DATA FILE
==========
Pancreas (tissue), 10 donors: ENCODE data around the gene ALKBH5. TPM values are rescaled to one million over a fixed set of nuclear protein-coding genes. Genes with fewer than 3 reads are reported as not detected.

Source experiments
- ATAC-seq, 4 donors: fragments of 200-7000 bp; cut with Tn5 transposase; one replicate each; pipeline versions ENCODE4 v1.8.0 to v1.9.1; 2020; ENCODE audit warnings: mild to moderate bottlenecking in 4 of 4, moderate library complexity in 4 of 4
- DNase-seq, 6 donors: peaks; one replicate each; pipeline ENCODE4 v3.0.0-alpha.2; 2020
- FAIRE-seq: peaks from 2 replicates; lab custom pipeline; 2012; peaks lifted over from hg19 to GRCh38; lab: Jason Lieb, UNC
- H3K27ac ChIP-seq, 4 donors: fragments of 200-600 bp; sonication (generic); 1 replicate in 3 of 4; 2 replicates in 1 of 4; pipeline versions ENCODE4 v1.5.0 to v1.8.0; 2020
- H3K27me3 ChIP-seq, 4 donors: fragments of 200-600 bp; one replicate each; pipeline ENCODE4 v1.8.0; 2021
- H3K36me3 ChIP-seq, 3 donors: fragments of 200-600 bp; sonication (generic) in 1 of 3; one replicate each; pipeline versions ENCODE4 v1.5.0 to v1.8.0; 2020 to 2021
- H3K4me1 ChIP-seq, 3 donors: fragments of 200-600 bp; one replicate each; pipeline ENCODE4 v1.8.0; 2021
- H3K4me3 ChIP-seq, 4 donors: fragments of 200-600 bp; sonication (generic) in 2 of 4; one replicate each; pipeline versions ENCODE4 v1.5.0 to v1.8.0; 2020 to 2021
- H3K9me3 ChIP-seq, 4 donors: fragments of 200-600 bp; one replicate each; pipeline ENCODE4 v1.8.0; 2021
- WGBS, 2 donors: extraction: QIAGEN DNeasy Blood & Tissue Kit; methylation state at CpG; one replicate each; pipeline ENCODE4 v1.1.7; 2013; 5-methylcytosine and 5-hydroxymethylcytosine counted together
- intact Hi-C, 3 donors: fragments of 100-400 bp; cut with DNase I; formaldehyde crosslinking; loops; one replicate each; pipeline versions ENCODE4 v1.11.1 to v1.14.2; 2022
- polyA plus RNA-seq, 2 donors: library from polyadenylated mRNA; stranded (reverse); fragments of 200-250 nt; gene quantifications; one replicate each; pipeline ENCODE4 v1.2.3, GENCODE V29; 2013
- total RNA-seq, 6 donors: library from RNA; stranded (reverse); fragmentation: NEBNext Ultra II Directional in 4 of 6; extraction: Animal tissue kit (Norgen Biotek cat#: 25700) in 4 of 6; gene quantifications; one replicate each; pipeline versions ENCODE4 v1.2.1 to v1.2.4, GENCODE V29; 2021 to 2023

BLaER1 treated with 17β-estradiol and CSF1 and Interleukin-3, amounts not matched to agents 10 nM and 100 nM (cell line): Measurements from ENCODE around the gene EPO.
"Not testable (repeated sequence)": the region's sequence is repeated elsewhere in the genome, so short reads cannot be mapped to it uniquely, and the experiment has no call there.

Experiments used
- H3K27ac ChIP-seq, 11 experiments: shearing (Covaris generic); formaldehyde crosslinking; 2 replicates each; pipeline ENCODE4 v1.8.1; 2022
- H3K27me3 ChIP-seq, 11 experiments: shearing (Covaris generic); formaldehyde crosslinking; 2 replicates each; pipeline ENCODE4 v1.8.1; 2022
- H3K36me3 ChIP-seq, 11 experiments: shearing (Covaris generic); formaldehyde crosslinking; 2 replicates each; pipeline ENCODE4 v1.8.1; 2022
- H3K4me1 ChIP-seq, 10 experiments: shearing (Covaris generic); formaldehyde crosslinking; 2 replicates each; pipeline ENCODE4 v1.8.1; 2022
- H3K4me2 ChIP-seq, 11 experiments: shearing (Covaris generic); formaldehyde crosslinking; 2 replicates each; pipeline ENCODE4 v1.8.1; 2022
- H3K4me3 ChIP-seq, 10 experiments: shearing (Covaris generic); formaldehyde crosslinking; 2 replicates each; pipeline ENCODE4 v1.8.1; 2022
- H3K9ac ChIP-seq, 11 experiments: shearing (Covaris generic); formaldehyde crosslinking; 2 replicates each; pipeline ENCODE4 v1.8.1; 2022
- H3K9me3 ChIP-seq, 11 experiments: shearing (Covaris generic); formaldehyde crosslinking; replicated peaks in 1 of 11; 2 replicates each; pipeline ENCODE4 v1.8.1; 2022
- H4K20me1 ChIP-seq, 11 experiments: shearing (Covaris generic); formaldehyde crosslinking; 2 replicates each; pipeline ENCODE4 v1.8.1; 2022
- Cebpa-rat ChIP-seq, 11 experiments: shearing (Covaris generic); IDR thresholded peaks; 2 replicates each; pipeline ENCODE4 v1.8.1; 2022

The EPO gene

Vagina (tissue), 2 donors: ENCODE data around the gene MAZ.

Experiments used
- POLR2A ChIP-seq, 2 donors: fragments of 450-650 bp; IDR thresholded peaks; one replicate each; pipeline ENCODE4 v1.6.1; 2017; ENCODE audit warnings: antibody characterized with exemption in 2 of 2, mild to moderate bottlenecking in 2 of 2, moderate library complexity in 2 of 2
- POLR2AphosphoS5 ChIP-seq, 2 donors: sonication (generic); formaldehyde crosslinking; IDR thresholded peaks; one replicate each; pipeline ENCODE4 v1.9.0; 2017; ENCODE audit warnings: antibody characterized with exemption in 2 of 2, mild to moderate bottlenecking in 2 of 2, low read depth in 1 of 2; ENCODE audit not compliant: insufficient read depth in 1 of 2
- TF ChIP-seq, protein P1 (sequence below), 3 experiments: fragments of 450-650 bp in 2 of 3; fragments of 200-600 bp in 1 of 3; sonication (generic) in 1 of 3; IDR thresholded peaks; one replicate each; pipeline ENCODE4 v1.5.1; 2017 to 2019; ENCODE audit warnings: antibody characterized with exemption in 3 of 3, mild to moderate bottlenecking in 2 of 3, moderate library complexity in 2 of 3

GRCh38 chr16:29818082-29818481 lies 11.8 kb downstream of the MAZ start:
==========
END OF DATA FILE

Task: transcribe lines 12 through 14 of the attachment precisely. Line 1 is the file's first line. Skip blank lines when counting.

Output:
- WGBS, 2 donors: extraction: QIAGEN DNeasy Blood & Tissue Kit; methylation state at CpG; one replicate each; pipeline ENCODE4 v1.1.7; 2013; 5-methylcytosine and 5-hydroxymethylcytosine counted together
- intact Hi-C, 3 donors: fragments of 100-400 bp; cut with DNase I; formaldehyde crosslinking; loops; one replicate each; pipeline versions ENCODE4 v1.11.1 to v1.14.2; 2022
- polyA plus RNA-seq, 2 donors: library from polyadenylated mRNA; stranded (reverse); fragments of 200-250 nt; gene quantifications; one replicate each; pipeline ENCODE4 v1.2.3, GENCODE V29; 2013